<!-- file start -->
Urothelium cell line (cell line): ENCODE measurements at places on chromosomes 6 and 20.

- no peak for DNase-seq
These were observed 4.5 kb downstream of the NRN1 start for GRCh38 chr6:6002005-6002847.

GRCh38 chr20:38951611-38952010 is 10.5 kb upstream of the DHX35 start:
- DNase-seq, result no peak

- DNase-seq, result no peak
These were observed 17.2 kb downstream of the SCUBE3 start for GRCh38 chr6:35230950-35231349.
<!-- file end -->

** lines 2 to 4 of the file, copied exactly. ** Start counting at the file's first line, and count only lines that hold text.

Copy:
- no peak for DNase-seq
These were observed 4.5 kb downstream of the NRN1 start for GRCh38 chr6:6002005-6002847.

GRCh38 chr20:38951611-38952010 is 10.5 kb upstream of the DHX35 start: